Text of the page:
The Horse Forum banner
1 - 8 of 8 Posts

·
Registered
Joined
·
872 Posts
Discussion Starter · #1 ·
Its been awhile since I updated on my young gelding's progress. He's turning 7 in April. When I bought him I didn't try him (thanks, Covid) but his sales videos made him look pretty fair in WTC, even had a novice rider on him and he seemed fine. I am in a lesson program a couple times a week and still working walk/trot. Why? I have cantered and galloped other horses before, but my horse seems to be unbalanced in canter. I have a trainer who is working to get his canter more confident once or twice a week, and in addition I lunge him for short periods for verbal commands.

He has always been better in the outdoor arena, more forward, with a good demeanor. But now that the weather has made our outdoor un-usable, we are now limited to the indoor. Lately, he has been grumpy with me and not wanting to work. I admit that since I'm only doing walk trot I am usually riding about 35 minutes before I get bored. I am looking forward to doing canter work as I am feeling more confident seeing him work with the trainer.

So he's been testing me a bit...humping up when I ask for trot or more trot. A couple days ago he refused to walk forward, began to hump up, so I disengaged his hind and booted him. He soon realized he couldn't get away with that, but it bugs me that he tries. After 2 frustrating rides, the lady who schools him mentioned she would work him differently - he's been spoiled and I don't work him enough....she cantered him and demanded much more of him than usual. He respects her, but I don't get that kind of respect from him. I have been bucked off him early on when I was cantering....that has created some insecurity about using my crop. I am using spurs and feel okay with my leg position.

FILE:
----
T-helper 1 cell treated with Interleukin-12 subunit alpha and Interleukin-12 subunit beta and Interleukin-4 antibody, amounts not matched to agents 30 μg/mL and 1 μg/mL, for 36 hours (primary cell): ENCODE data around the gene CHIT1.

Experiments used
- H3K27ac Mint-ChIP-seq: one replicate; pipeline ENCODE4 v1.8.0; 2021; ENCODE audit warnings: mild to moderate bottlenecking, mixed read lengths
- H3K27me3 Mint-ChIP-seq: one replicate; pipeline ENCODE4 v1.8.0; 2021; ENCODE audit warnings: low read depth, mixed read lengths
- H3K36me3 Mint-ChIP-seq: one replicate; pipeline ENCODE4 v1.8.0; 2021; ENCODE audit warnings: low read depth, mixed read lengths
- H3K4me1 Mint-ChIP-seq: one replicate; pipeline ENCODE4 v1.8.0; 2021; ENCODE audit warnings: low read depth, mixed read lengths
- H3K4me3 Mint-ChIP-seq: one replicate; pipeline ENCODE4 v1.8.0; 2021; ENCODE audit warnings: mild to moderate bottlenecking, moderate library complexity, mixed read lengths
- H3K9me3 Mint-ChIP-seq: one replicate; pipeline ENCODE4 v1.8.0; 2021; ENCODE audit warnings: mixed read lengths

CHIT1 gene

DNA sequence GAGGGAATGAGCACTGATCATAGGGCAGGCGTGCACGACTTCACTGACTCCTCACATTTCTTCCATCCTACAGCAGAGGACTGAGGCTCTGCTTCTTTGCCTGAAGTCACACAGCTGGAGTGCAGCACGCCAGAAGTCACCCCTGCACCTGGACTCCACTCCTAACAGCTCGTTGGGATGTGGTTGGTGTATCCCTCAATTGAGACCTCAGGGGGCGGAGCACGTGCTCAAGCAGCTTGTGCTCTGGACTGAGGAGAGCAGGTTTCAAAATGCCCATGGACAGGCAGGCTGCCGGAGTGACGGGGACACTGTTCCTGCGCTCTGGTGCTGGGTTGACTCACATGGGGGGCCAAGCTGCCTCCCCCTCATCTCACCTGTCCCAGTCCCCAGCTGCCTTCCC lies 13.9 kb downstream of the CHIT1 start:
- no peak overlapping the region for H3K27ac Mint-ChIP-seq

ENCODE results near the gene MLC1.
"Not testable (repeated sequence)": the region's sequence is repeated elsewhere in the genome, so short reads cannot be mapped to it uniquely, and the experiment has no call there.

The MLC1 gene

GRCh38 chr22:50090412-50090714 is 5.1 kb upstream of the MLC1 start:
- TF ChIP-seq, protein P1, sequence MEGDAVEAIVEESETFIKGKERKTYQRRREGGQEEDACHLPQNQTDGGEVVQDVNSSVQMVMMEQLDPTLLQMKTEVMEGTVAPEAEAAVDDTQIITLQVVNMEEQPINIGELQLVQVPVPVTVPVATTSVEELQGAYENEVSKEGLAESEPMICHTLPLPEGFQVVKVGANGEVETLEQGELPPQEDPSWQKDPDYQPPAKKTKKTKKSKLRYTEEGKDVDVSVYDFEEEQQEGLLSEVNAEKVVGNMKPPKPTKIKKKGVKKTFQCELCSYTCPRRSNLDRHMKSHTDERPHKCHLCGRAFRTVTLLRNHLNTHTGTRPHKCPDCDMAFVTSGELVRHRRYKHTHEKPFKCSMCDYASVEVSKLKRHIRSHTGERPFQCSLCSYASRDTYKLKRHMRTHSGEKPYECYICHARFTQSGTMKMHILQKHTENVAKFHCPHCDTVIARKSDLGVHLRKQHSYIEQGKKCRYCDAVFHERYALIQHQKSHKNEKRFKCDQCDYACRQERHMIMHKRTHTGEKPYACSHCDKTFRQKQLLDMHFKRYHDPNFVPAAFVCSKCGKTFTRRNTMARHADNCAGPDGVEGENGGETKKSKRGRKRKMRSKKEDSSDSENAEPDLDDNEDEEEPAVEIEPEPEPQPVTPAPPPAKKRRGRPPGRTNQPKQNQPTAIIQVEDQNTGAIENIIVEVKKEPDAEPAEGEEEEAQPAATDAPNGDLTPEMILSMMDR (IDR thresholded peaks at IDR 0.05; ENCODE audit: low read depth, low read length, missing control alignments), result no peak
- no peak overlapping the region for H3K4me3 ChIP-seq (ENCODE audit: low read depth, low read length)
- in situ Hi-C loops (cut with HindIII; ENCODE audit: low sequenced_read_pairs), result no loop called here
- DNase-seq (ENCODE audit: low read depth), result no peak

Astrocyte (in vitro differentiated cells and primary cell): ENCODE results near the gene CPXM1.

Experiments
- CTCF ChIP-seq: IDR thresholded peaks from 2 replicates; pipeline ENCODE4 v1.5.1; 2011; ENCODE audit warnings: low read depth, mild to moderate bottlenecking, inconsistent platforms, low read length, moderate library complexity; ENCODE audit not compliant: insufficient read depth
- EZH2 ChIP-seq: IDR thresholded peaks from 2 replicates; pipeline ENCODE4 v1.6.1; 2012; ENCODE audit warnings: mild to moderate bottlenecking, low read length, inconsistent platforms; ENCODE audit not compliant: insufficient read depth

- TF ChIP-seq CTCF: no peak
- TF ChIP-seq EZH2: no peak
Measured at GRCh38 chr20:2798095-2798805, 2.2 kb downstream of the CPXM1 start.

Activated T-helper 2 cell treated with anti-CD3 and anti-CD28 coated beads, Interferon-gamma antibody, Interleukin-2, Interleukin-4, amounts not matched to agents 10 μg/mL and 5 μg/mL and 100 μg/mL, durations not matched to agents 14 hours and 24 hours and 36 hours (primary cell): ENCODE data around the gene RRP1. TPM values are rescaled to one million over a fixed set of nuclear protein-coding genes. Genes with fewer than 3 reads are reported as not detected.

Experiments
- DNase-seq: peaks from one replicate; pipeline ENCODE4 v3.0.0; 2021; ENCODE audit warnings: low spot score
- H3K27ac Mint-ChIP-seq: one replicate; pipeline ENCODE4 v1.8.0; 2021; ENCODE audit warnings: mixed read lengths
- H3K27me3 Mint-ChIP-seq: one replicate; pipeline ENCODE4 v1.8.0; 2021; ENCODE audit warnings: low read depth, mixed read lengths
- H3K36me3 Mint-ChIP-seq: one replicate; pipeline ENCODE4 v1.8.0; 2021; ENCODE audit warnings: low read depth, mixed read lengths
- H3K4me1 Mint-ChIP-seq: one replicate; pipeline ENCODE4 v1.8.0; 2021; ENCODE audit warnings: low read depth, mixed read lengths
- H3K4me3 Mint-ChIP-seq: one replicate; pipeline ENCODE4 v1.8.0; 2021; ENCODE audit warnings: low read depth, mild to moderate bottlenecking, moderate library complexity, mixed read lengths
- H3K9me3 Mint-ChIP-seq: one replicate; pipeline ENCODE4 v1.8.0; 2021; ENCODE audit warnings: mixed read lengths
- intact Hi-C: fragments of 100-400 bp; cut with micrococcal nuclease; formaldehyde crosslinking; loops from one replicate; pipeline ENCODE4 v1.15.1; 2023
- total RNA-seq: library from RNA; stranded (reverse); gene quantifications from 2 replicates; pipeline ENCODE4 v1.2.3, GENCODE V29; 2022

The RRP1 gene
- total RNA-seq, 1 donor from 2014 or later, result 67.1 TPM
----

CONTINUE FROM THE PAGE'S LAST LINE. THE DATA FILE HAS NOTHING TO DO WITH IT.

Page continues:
My aim is for this trainer to help my horse get balanced and confident in canter so I can get on, optimally when she is around to watch me. But I need to also be able to be more confident riding out some misbehaviors as well as disciplining appropriately. This frustrates me because I'm of a certain age! Thanks for listening. Feel free to comment.
 

·
Registered
Joined
·
10 Posts
I could have written your post. I am in the exact same boat with my 4-year old mare, down to the details. No help, but approaching it the same as you - working with a trainer to get her stronger and more balanced in the canter, realizing I need to be more consistent and confident in working her through her testing/naughty behaviors (I've checking everything that could be causing her pain - ulcers, saddle fit, chiro, etc), and working her harder - not unfairly, but pushing her a bit more like moving more forward in the trot, etc.